Also the first program could have a lot of low performing peers - either due to disability, apathy, or lack of exposure. The ones focused on rising up up the ziggurat lickety-split will be in the second program, not the first.

Think of this way: which program is more popular with APP families: Garfield or The NOVA Project?

Charlie Mas said...

Thank you, Lynn.

The Advanced Learning programs are not the place to correct all of society's ills.

The programs exist serve the students who need them, not to create students who need them. We can't find them if they aren't out there.

Anonymous said...

Charlie, so do you see this as an "either-" of system. I'm trying to understand where in this scheme a kid who is both high achieving AND high cognitive ability would best fit. For example, say you have a kid who feels that while APP is a better fit socially, the curriculum is not rigorous enough. Would this type of kid continue to be an outlier? It's hard to see where they would fit without discussing potential delivery models for each group, so I'm curious in your thoughts.


seattle citizen said...

So...if preparation to pass entrance criteria depends on enrichment between birth and, age five and many kids aren't getting that enrichment, what should we as citizens do to more equitably provide that enrichment, or, barring that, mitigate the lack of it by providing early supports to students who show potential?
Seems to me that if we humans don't wrap ourselves around the poorest and/or least prepared of 0-5yr olds, disproprtionality in higher level opportunities will merely continue.
Enrichment matters: Those children who spend their early years in rich environments will out-score those who don't. No system will be equitable until all children are either provided a wide array of enrichment before CoGat, MSP, or MAP day, or, barring that, supplied with the means upon entry to school to remediate the effects of lack of enrichment.
Otherwise, inequity continues.
'm certainly not accusing parent/guardians who have provided enrichment enough to benefit their children; they are moving their students forward, as they will and should. Rather, this is a systemic problem we must all wrestle with, unless we merely resign ourselves to the inequity and accept it.

Charlie Mas said...

HIMSMom, regardless of delivery model, one program is designed to support highly capable students without regard to their achievement and the other is designed to support high performing students without regard to their cognitive ability.

There are, of course, a lot of students who would qualify for both programs. I think most families would choose the second program. I base that guess on the current attitudes regarding APP and Spectrum.

These programs, as originally described to me, were supposed to explore concepts in greater depth, provide broader context, and, yes, leap forward to material that typically isn't covered until later school years. But all of that depth and breadth stuff got pushed aside as the focus fell exclusively on the acceleration. Even the District has forgotten it and now describes the programs as "one year ahead" and "two years ahead".

The people who are really interested in acceleration - and that appears to be most of them - will choose the second program.

Charlie Mas said...

Supporters of self-contained Spectrum have been saying, since the start, that there needs to be some sort of district-level structure to support students working beyond standards because it does not reliably happen in general education classrooms. It doesn't necessarily have to be called Spectrum or use the self-contained delivery model. It just has to be real and it has to be effective. People have insisted on the self-contained classroom because everything else the District has offered has been either not real or not effective.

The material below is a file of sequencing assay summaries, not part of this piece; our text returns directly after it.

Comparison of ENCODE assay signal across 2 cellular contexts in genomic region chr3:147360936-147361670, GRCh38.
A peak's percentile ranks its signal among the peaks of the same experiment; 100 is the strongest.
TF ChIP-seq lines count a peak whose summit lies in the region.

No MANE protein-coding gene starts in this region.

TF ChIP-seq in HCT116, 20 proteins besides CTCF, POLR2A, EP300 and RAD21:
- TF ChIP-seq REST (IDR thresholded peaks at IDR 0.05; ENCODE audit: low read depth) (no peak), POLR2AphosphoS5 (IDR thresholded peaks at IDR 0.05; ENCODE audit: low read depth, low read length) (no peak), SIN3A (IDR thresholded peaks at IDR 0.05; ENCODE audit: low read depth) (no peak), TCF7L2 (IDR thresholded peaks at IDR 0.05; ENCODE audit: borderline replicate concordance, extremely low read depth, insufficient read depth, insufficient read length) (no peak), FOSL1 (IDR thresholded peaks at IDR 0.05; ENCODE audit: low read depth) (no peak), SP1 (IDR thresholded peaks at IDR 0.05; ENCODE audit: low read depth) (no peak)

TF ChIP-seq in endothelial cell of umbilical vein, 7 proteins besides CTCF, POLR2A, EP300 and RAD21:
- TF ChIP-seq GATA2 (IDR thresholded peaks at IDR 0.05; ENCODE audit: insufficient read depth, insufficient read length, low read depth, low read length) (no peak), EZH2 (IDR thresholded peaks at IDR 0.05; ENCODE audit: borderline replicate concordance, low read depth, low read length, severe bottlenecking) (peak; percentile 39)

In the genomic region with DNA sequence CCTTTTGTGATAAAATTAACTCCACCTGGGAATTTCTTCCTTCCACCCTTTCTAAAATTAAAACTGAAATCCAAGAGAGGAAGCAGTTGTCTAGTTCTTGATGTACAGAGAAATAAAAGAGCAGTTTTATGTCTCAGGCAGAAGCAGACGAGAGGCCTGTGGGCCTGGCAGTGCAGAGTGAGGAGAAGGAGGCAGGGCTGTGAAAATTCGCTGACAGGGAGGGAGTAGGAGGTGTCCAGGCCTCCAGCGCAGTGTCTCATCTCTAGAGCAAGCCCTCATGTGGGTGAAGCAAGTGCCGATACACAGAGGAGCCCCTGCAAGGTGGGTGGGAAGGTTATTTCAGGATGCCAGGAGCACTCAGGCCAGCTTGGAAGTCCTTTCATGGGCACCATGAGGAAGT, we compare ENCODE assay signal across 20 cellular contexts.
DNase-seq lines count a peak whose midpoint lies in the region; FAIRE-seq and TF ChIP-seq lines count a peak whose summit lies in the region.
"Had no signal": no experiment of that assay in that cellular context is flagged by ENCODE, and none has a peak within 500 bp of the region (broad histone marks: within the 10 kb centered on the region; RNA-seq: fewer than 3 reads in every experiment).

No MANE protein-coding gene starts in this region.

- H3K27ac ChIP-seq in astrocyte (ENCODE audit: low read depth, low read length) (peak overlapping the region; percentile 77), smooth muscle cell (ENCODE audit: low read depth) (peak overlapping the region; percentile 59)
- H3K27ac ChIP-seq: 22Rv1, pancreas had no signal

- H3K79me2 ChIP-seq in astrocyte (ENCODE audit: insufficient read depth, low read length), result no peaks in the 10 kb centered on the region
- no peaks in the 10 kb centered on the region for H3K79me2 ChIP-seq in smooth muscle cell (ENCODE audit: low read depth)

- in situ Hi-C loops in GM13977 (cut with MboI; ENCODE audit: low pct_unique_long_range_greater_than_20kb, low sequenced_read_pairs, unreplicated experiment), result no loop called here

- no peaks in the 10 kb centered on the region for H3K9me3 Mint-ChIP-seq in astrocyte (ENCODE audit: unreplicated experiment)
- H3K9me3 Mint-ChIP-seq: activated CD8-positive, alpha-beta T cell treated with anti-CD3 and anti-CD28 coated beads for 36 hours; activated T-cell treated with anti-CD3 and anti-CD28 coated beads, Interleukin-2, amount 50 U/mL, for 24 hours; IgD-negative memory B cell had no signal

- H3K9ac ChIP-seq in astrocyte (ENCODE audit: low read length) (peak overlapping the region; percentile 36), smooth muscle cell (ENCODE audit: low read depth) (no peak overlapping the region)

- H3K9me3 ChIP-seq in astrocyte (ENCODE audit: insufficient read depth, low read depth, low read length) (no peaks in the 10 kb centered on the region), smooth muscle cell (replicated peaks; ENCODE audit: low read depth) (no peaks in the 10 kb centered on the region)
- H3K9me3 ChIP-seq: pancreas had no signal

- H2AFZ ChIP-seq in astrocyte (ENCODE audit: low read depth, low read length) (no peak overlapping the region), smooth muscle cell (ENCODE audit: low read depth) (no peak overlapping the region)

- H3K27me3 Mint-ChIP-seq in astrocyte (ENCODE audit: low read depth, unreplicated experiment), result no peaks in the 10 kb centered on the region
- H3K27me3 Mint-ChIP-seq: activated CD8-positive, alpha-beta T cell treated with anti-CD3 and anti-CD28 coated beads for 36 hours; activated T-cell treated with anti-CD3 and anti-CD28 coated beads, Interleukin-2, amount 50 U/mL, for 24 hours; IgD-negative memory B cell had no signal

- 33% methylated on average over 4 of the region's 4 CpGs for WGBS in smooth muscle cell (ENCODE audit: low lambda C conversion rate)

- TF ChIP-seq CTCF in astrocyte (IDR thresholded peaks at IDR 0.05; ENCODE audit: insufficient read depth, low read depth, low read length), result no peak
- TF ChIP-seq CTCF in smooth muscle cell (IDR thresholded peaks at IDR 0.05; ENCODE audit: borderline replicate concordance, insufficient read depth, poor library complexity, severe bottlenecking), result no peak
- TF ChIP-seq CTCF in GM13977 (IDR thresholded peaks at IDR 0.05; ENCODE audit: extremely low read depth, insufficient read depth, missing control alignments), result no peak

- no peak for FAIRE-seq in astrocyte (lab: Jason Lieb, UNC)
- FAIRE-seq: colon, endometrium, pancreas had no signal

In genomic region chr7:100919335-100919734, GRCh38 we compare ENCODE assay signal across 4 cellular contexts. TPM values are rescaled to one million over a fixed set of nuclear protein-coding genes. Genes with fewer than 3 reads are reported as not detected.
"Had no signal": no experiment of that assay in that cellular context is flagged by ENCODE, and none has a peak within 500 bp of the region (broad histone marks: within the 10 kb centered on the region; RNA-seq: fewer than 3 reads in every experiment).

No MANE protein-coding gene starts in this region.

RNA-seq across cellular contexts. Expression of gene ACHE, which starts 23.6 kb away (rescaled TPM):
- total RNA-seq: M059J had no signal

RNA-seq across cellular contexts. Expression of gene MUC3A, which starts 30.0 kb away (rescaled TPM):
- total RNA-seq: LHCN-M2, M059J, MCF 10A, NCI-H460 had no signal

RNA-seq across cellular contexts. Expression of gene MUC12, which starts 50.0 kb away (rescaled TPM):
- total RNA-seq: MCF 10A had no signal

That may soon change. MTSS Tier II may prove to be real and effective without the Spectrum label or the self-contained classroom. If it is - and that's a big question - then families should be willing to let go of the self-contained delivery model and the Spectrum label.

So if anyone were to assume a delivery model for a program designed to serve high performing students it would make more sense to assume a Tier II MTSS model than self-contained Spectrum. That's where the District has signaled they are headed.

Anonymous said...

"Rather, this is a systemic problem we must all wrestle with, unless we merely resign ourselves to the inequity and accept it."

And, we do worse than acceptance if at the level in which we are required to educate children (1st grade, I guess, in WA), we use testing that we know depends on opportunity to learn to segregate them for further opportunities to learn. We exacerbate, support, and enhance the inequity that already exists.

The point of my CogAT references is precisely that children with different opportunities to learn with different scores on the standardized test may actually have the *SAME APTITUDE* to learn. We are not talking about underpreparation (as we are when we talk about achievement). The test's validity in predicting aptitude depends on the background of the child.


Anonymous said...

In other words, we are not "trying to correct all societies ills"; when looking at appropriate group norms based on opportunity to learn we are merely using the test correctly to identify high aptitude children.

The correct norming for aptitude would be on opportunity to learn, not by school (maybe FRL & ELL eligibility, as a practical matter).


Anonymous said...

The state has numbers on district highly capable, by category (2010-2011 and before):

HCP student enrollment by categorical


SPS parent said...

Could the district define highly capable as the top 2.3% of SPS students (as ranked by a matrix of standardized scores) as opposed to all students that score in the top 2.3% on standardized tests?

The WAC language talks about the "most highly capable," not just highly capable.

WAC 392-170-075

Selection of most highly capable